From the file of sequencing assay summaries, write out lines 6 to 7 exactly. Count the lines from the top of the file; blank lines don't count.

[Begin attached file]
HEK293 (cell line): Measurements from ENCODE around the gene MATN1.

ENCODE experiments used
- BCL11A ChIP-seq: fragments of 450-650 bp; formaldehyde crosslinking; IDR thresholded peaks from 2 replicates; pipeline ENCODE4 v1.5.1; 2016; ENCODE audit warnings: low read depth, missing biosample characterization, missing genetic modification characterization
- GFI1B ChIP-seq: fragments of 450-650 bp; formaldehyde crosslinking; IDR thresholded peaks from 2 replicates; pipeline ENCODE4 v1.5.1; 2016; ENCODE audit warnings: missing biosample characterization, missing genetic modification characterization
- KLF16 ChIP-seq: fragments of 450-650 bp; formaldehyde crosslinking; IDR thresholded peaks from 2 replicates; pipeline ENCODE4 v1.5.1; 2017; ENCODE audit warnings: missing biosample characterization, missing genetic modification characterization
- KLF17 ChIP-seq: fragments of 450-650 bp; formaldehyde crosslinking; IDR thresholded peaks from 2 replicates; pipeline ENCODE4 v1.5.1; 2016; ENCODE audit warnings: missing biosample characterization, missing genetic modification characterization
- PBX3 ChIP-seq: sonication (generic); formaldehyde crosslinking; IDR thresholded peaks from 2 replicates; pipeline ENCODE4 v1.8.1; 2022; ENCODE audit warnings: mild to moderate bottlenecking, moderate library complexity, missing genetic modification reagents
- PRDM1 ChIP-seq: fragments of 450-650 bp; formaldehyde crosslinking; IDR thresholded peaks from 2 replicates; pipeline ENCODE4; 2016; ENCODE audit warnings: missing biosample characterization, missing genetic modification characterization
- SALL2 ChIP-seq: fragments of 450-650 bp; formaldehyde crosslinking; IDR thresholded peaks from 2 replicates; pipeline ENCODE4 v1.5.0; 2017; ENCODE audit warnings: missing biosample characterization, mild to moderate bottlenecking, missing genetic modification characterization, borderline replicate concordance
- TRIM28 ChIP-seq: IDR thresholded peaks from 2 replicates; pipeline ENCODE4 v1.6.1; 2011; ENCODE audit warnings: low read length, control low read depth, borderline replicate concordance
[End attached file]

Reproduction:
- KLF17 ChIP-seq: fragments of 450-650 bp; formaldehyde crosslinking; IDR thresholded peaks from 2 replicates; pipeline ENCODE4 v1.5.1; 2016; ENCODE audit warnings: missing biosample characterization, missing genetic modification characterization
- PBX3 ChIP-seq: sonication (generic); formaldehyde crosslinking; IDR thresholded peaks from 2 replicates; pipeline ENCODE4 v1.8.1; 2022; ENCODE audit warnings: mild to moderate bottlenecking, moderate library complexity, missing genetic modification reagents